Pinks: Carnations of January

GENUS: Dianthus
D. plumarius ‘Spring Beauty’-mixture of double flowers; colors range from pink to rose, salmon, and white with interesting markings. D.p. ‘Essex Witch’-dwarf variety; only 5 inches tall; rose-pink; easy to grow. D.p. ‘Aqua’-white, double flowers on stalks 10 to 12 inches tall. D. caryophyllaceae-garden or florist carnation; 18 to 24 inches.
FAMILY:  Caryophyllaceae
BLOOMS: summer
TYPE: perennial
DESCRIPTION:  Members of the genus Dianthus include both the florist’s carnation and the garden pinks. They are lovely, clove-scented flowers worthy of the attention they have received. Colors generally range in the pink and red tones, though there are white varieties, as well as a yellow species, D. knapii, native to Yugoslavia.
CULTIVATION:  Pinks grow best in very well-drained, slightly alkaline soil. Optimum conditions include full sun but relatively cool weather. Keeping the faded flowers picked will lengthen the blooming period, and removing lateral buds promotes a larger and stronger center flower.
pinks flower
The sweet, spicy scent of pinks, combined with their lovely blossoms, has made these flowers favorites of kings and noblemen, as well as common folks, for many centuries. Pinks were thought to be the favorite flower of William the Conqueror, Edward III, Charles II, and George V.
All members of the genus Dianthus are called “pinks,” including the species D. caryophyllus, the florist’s carnation. The name pink is from the word pinct, which means “pinked” or “scalloped,’  referring to the jagged edges of the petals. To pink something is to cut a jagged edge, as you would do with pinking shears.
The earliest mention of carnations was in connection with the Crusaders, who were stricken with the plague near Tunis in the thirteenth century. They drank wine mixed with leaves of the pinks to help control the raging fevers. They took the flowers back to France, where they were called tunica.
Designs of carnations are found on tiles dating back to the fifteenth century, and it is thought that the Turks have been cultivating these flowers since the 1450s. Pinks became a symbol of the high point of civilization during Roman times. It was called the flower of flowers in ancient Greece, and the genus name means “divine flower” because of its fragrance and beauty. It was called flos Jovis, or “Jove’s flower,” in Rome.
Because the original flowers were flesh colored, they were called carnations, from the Latin word carnatio, meaning “flesh.” A Christian legend tells us that when Mary saw Jesus carrying the cross, she began to cry, and where her tears fell, carnations began to grow. Perhaps because of this legend, the pink carnation became a symbol of a mother’s love and in 1907 was chosen as the emblem for Mother’s Day.
An Italian legend tells of a young woman, Margherita, who fell in love with a knight, Orlando. Orlando was called to war and carried with him a white carnation that Margherita had given him. When Orlando was mortally wounded, his blood stained the center of the flower. The flower was returned to the heartbroken Margherita, who planted the seeds. Every flower that came from these seeds was white with crimson centers. Margherita never married, and it became customary in her family to bring a vase of carnations to each baby girl born into the family.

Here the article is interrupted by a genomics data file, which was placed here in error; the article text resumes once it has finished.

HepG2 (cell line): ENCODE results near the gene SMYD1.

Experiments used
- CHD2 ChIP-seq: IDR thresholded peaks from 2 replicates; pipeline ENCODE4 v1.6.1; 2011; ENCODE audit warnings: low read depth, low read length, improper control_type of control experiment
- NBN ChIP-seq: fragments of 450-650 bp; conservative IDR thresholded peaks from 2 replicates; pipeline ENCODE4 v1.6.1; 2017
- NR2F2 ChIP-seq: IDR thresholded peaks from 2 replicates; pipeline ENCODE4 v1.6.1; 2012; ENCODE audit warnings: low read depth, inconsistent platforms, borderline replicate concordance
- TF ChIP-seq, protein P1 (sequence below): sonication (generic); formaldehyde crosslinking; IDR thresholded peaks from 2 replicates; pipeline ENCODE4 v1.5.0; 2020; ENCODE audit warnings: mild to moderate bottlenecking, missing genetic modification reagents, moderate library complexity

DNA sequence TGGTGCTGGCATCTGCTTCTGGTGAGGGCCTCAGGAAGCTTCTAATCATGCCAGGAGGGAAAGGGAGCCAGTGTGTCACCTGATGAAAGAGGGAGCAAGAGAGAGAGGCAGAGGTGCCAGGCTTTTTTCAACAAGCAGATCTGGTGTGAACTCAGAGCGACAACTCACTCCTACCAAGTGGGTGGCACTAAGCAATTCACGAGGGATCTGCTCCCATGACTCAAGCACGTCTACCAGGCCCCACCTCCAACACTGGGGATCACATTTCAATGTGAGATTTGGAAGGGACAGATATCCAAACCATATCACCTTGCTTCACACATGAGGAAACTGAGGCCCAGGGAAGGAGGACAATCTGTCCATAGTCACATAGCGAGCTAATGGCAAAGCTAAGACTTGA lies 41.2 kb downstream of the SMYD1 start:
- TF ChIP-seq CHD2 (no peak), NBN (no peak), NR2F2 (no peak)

During the Renaissance, pinks were associated with happiness and carefree days, and because of this, they were used to “combat melancholy and cheer the heart,” according to an ancient herbal.
Dianthus-Flavora-Rose-Shades-Oasis-Horticulture-Pty-LtdCarnations were at one time called gillyflowers, perhaps a corruption of the Italian word meaning “clove,” for the spicy, clove-like scent.
John Gerard, in his sixteenth-century herbal, wrote that a conserve made from the flowers of pinks and sugar was good to “comfort the heart” and was useful in expelling poison and fevers. By the early seventeenth century, fifty varieties could be found growing in England.
For over 400 years, well into the eighteenth century, carnations were used to flavor beer. ale, and wine. Tavern keepers would sometimes grow this plant in their own gardens and called it sops-in-wine. In 1748 a recipe was published that recommended using carnations to dye the hair black.
In Korea, carnations were used to tell fortunes. A girl placed a cluster of three blossoms in her hair. If the top one died first, this signified that her last years would be difficult. If the middle one died first, the earlier years would be hard. If the bottom flower died first, superstition held that her entire life would be miserable.
In the Victorian language of flowers, yellow carnation means disdain and rejection, purple signifies antipathy and capriciousness, red means admiration, and white is pure and ardent love and a good-luck gift to a woman.
In addition to their beauty in the garden, carnations can also be used for their delicate flavor. The fresh petals can be chopped and added to sweet bread or muffin batter, or made into a syrups or conserves.
Denise Diamond, in her book Living with Flowers, offers the following recipe for carnation syrup:

1 cup plain yogurt
6 to 10 pink carnations {petals only}
1/4 cup apple juice
1/2 cup ground almonds
1/2 teaspoon cinnamon

Blend half the petals and yogurt in blender. Fold in remaining ingredients.
Serve over pancakes or warm gingerbread.

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